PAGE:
So whether I finish something or not completely depends really on whether it has a destination and a deadline. If it’s got a destination, that really helps, because I think, “Okay. It’s not going to be something like that. It’s not going to be that.” It just clears a lot of those possibilities which are amplifying every day. They’re multiplying every day, these possibilities.
Stewart Brand: One thing that surprised me about your work on this film, is I thought you would have just handed them a handful of cool things and they would then turn it into the right background at the right place from their standpoint. But it sounds like there was interaction, Jason and David, between you and Brian on some of these cuts. What do you want to say about that?
Jason Sussberg: Yeah. I mean, we had an amazing selection of great tracks to plug in and see if they could help amplify the scene visually by giving it a sonic landscape that we could work with. Then, our initial thinking was that’s how we were going to work. But then we ended up going back to you, Brian, and asking for perhaps a different track or a different tone. And then you ended up, actually, making entirely new original music, to our great delight. So one day when we woke up and we had in our inbox original music that you scored specifically for scenes, that was a great delight. We were able to have a back and forth.
Brian Eno: Yes, that’s-
Stewart Brand: Were you giving him visual scenes or just descriptions?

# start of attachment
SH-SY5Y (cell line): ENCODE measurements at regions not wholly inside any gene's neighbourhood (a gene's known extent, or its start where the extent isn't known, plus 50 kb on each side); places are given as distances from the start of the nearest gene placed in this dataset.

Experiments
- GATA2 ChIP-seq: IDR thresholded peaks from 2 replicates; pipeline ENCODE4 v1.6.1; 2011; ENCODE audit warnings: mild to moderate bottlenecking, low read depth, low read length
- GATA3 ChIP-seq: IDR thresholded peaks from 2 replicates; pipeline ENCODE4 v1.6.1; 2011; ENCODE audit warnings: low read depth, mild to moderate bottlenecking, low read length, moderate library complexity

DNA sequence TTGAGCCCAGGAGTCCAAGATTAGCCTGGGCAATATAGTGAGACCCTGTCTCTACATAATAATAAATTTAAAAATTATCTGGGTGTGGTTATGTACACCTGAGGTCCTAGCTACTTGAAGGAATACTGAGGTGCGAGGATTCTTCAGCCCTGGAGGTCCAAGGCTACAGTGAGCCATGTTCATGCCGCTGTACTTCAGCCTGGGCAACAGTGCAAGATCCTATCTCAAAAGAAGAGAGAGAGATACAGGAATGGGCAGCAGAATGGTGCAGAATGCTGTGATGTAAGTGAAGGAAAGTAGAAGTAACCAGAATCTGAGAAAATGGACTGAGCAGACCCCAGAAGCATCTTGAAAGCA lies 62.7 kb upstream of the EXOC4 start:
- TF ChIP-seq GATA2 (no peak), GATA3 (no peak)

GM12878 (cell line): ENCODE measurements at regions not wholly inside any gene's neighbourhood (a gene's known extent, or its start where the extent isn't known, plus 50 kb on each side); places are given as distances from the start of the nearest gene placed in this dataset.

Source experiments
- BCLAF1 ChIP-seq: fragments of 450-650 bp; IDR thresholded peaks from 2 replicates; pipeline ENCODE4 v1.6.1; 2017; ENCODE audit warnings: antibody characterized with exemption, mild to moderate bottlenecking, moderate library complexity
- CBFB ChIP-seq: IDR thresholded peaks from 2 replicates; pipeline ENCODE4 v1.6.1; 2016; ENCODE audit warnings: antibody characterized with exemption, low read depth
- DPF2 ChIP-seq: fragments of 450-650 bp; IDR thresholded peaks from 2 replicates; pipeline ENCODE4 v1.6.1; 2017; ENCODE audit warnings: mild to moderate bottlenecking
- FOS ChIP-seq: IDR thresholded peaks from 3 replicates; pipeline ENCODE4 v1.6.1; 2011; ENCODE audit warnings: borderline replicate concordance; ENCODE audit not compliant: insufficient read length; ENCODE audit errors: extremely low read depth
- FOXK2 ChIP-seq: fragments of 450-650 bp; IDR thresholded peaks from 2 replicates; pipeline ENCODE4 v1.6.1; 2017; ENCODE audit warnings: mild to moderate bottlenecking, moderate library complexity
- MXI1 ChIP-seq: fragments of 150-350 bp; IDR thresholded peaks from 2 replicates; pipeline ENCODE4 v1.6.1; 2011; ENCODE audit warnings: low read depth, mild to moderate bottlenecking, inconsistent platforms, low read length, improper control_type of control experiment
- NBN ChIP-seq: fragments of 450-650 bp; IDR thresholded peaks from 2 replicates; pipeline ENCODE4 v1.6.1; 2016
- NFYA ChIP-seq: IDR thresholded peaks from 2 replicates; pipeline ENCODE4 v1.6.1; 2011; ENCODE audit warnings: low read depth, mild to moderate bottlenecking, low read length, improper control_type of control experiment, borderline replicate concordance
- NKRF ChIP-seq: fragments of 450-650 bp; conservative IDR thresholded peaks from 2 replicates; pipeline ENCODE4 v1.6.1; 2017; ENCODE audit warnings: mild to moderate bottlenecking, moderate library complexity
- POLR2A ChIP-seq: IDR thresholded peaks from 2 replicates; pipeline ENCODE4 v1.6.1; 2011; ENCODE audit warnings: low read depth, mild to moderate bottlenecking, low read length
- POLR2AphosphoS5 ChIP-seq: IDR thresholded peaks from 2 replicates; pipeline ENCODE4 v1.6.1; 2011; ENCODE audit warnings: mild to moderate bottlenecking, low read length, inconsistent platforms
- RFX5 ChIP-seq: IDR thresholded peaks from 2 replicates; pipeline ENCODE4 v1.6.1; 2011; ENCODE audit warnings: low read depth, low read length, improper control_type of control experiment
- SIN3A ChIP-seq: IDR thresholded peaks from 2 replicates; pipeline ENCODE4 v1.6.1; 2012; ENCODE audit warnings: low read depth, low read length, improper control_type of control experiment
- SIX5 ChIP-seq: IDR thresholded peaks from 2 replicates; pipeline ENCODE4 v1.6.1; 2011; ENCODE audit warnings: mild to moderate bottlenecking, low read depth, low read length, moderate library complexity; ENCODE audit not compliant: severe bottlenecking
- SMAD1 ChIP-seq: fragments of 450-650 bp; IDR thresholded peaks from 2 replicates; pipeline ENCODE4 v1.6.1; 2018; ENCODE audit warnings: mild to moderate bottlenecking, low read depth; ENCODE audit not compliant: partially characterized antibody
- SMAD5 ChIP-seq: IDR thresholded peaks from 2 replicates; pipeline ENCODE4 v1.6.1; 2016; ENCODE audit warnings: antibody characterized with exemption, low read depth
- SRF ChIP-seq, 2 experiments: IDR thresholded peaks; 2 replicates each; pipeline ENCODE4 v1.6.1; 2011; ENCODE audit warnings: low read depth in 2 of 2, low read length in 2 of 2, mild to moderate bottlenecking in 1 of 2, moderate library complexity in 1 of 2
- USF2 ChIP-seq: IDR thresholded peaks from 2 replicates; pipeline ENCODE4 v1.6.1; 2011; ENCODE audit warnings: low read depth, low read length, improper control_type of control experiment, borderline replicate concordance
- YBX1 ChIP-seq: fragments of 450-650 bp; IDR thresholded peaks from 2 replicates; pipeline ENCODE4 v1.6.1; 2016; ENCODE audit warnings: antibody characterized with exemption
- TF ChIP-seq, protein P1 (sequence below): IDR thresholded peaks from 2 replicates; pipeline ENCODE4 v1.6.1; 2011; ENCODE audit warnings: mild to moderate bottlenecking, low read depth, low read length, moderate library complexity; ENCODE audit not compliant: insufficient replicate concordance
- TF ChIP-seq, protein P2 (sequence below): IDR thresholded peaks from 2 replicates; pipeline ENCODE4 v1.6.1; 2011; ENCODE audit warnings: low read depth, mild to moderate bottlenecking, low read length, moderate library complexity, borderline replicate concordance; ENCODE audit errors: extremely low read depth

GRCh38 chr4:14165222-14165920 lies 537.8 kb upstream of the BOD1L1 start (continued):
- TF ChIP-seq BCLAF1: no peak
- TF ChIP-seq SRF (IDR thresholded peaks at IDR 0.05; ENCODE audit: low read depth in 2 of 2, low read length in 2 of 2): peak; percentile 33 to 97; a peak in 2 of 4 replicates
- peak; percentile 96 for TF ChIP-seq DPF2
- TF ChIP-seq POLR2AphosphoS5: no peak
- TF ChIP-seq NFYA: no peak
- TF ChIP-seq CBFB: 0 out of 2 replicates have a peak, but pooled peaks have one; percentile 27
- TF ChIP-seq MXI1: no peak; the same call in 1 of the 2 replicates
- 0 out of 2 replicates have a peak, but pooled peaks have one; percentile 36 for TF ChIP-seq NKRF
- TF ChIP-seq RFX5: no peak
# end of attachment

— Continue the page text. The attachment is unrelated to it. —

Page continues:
Jason Sussberg: Right. Actually, what we did was we pulled together descriptions of the scenes and then we had… You just wanted, Brian, just a handful of photographs to kind of grok what we were doing. I don’t think you… Maybe you could talk about why you didn’t want the actual scene, but you had a handful of stills and a description of what we were going for tonally, and then you took it from there. What we got back was both surprising and made perfect sense every time.
Brian Eno: I remember one piece in particular that I made in relation to a description and some photographs, which was called, when I made it, it was called “Brand Ostinato.” I don’t know what it became. You’d have to look up your notes to see what title it finally took. But that piece, I was very pleased with. I wanted something that was really dynamic and fresh and bracing, made you sort of stand up. So I was pleased with that one.
But I usually don’t want to see too much of the film, because one of the things I think that music can do is to not just enhance what is already there in the film, which is what most American soundtrack writing is about… Most Hollywood writing is about underlining, about saying, “Oh, this is a sad scene. We’ll make it a little sadder with some music.” Or, “This is an action scene. We’ll give it a little bit more action.” As if the audience is a bit stupid and has to be told, “This is a sad scene. You’re supposed to feel a bit weepy now.” Whereas I thought the other day, what I like better than underlining is undermining. I like this idea of making something that isn’t really quite in the film. It’s a flavor or a taste that you can point to, and people say, “Oh, yes. There’s something different going on there.”